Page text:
Discarded containers have been stacking up at ports. They are cheaper to build new than to return to their country of origin, so they have been piling up by the thousands.

Now a Detroit condo project hopes to put discarded containers to use.

The idea of putting people in empty shipping containers hardly evokes images of stylish urban living. But a Detroit-based group hopes to use empty shipping containers to build one of the most unusual — and certainly one of the most innovative — residential projects in southeast Michigan.

The project would stack empty containers four high, cut in windows and doors, install plumbing, stairways and heating, and add amenities such as balconies and landscaped patios.

If it wins city approvals, the 17-unit condominium project could break ground this fall and open near Wayne State University in 2009. Steven Flum, a Detroit-based architect who designed the project, said it solves several problems at once, including the need to build environmentally sensitive buildings cheaply. The project is going to cost about $1.8 million, about 25% less than a normal condo project of similar quality would run.

The partners plan to build their prototype on the southeast corner of Rosa Parks and Warren, on lots now vacant or containing burned-out homes. They call their project “Exceptional Green Living on Rosa Parks.”

The project will offer condominium units measuring 960 to 1,920 square feet. Prices will range from about $100,000 to around $190,000.

Container Living European Style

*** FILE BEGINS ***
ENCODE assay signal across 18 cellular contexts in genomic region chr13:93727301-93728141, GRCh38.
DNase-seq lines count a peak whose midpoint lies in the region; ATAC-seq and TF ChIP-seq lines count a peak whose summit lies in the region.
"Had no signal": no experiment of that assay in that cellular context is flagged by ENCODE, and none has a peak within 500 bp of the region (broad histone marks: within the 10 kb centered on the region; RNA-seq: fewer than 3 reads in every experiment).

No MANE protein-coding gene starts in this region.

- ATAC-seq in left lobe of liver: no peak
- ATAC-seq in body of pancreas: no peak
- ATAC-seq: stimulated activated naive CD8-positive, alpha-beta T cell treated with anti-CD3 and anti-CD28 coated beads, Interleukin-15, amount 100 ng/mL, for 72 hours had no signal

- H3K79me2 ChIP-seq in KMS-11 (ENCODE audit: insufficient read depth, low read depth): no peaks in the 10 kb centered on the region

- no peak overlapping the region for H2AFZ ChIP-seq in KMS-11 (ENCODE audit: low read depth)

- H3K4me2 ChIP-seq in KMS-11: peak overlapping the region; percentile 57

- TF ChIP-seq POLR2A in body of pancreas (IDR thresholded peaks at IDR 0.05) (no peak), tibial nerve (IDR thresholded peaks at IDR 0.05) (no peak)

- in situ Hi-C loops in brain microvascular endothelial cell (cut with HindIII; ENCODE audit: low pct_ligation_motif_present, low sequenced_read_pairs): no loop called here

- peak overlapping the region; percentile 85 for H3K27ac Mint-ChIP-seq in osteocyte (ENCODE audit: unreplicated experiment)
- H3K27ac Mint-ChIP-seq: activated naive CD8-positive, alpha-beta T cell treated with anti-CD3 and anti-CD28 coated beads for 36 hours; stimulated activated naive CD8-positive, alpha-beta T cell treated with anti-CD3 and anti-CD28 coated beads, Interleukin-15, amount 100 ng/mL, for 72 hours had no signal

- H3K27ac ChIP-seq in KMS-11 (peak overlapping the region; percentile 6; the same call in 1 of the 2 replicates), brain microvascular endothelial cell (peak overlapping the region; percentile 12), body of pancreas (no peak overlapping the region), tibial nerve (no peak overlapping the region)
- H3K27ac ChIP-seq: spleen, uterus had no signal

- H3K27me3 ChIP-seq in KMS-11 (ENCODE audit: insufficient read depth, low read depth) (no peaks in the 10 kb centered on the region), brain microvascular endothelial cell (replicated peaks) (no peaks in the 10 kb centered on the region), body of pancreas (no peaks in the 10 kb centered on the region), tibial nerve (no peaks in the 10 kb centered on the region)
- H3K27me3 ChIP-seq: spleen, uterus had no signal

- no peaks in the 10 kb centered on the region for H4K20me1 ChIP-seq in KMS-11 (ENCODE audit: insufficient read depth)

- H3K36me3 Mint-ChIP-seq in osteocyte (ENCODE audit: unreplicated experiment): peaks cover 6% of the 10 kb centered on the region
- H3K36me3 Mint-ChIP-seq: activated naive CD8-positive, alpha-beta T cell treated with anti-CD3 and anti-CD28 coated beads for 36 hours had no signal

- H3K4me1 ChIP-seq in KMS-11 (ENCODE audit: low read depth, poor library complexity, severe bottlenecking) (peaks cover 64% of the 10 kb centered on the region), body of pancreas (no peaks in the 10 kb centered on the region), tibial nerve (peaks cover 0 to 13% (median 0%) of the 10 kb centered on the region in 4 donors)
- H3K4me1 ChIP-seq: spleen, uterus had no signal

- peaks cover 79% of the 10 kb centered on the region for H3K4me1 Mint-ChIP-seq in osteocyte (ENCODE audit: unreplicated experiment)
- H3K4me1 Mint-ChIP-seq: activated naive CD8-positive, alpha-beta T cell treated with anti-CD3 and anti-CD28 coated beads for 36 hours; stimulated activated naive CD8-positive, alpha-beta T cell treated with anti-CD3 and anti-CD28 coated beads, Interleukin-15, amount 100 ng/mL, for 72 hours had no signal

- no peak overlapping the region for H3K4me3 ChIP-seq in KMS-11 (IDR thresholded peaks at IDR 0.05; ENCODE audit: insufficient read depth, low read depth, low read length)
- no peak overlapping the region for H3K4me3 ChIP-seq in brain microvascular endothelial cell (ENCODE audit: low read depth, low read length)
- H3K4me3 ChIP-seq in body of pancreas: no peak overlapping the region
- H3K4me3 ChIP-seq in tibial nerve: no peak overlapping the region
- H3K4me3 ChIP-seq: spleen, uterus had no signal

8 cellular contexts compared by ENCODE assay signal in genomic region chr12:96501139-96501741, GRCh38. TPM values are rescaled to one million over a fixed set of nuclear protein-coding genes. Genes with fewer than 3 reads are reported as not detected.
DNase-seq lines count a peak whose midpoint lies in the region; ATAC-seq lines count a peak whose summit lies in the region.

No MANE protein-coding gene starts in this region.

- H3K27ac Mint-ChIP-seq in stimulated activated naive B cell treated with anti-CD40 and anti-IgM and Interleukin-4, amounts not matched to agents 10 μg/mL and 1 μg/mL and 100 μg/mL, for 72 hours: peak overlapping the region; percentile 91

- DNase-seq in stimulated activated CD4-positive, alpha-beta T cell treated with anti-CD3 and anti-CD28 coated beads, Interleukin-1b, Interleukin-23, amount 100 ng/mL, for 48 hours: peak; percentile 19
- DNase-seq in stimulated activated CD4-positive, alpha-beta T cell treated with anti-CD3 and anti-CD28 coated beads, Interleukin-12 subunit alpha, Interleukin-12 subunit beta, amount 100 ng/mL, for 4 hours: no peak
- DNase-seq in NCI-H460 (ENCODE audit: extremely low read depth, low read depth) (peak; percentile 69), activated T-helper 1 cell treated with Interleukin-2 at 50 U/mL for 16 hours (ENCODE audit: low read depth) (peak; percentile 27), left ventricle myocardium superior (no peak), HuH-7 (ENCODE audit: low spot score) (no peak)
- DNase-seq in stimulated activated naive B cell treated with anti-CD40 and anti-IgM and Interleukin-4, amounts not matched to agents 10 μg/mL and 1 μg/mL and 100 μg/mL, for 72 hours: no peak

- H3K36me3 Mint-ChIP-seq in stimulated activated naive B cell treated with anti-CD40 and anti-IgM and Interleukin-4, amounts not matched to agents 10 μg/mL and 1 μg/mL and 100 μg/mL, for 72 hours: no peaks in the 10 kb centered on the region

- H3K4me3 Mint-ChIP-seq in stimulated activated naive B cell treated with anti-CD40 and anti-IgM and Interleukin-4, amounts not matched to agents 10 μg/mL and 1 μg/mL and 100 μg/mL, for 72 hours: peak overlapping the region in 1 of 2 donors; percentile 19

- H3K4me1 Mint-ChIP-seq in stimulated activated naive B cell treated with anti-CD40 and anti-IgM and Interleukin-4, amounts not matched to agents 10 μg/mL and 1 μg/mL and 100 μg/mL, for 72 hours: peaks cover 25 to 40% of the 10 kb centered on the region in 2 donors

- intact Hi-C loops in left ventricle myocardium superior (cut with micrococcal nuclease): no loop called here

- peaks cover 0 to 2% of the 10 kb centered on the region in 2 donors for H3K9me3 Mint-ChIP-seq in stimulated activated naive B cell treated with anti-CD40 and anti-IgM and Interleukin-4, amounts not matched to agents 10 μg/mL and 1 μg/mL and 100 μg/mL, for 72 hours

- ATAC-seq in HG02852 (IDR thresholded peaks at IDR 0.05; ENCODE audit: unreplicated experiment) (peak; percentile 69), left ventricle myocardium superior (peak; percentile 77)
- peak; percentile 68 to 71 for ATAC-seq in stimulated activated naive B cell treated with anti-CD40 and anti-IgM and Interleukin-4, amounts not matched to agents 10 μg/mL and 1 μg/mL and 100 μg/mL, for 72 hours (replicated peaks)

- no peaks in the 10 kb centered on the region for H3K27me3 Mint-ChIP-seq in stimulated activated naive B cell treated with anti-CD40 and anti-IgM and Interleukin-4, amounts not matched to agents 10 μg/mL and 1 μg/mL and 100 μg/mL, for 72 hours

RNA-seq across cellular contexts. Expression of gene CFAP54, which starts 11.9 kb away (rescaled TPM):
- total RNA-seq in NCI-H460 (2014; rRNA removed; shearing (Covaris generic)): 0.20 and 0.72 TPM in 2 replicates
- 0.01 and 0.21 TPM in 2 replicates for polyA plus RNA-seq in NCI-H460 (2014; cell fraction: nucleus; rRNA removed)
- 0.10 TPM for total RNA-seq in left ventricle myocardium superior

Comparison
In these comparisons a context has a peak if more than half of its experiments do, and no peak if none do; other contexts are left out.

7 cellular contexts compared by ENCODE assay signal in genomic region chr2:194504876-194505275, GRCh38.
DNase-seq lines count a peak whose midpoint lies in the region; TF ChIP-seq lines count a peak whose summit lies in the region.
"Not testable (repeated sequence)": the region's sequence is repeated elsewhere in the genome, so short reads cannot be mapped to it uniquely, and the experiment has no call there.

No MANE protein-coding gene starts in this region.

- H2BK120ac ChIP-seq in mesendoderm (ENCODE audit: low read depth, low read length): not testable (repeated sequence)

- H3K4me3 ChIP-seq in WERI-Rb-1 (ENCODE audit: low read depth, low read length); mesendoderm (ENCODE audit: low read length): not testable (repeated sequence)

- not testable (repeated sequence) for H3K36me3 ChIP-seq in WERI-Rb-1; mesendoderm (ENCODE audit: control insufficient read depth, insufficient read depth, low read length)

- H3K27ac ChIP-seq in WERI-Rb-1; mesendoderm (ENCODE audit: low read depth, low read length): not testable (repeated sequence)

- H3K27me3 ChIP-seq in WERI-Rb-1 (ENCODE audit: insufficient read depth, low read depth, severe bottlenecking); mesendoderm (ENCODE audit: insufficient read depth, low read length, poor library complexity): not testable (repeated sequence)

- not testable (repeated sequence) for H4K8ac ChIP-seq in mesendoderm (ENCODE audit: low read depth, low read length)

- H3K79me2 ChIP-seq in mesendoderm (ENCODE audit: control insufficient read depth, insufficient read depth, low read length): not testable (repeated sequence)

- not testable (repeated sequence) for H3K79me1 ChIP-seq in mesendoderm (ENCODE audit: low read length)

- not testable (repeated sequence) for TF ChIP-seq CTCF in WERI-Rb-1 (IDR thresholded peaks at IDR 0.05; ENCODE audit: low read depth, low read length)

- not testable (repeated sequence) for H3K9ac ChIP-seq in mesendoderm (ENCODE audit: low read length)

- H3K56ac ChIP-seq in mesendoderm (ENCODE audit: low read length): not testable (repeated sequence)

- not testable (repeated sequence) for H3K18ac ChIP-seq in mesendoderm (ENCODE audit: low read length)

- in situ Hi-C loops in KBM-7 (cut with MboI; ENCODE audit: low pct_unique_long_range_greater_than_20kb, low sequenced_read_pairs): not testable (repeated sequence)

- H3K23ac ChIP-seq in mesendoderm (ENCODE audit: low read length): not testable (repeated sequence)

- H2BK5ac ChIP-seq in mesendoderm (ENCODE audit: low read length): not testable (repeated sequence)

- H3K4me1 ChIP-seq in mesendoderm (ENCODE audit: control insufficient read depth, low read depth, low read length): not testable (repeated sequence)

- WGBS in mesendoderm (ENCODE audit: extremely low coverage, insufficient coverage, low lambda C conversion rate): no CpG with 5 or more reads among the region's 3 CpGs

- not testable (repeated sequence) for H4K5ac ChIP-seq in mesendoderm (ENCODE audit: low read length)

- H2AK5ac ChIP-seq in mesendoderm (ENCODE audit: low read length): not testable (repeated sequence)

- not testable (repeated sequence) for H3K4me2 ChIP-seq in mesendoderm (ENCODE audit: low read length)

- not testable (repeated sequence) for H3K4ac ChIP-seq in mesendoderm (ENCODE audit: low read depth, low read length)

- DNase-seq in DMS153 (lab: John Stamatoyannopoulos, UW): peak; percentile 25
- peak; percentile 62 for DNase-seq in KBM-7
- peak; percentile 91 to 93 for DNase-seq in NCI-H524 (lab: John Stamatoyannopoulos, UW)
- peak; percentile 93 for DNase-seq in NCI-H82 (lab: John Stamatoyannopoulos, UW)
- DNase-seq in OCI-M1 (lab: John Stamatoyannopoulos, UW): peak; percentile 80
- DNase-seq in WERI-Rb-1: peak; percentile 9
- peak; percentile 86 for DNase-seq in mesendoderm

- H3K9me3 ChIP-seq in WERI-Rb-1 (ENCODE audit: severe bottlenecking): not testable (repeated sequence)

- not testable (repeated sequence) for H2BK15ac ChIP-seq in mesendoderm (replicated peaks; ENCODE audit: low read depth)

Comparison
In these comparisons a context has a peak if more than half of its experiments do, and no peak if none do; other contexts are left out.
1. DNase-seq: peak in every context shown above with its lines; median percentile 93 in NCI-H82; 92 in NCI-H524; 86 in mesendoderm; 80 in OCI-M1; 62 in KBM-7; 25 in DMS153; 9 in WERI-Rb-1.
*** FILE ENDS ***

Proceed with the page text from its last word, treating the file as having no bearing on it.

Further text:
Inquiring minds may wish to check out Container City.

Containers are an extremely flexible method of construction, being both modular in shape, extremely strong structurally and readily available. Container Cities offer an alternative solution to traditional space provision. They are ideal for office and workspace, live-work and key-worker housing.

Container Cities do not even have to look like containers!

click chart for sharper image

click chart for sharper image

If “Container Cities do not even have to look like containers” than why do they all look like containers?

Five Things

Professor Kevin Depew was talking about Container housing in points 4 and 5 in today’s “Five Things“. Here is point 5.

There are several themes at play in today’s Five Things that we believe could potentially converge into a singular, overarching housing solution: Foreclosures and Economic Hardship, High Gasoline Prices, Diminishing SUV Demand, Self-Storage Units, Shipping Container Shortages, Emergency Modular Housing Units.

The answer? Stackable Modular Housing Units Built from Used SUV’s. I believe that one day in the not-so-distant future, the unwanted steel carcasses of four-wheel drive sport utility vehicles will be converted into stackable, modular low-income housing units. Think about it. They have nice seats, power windows, built in radio/cd players. Some things just make too much sense.

Thanks Kevin

Mike “Mish” Shedlock
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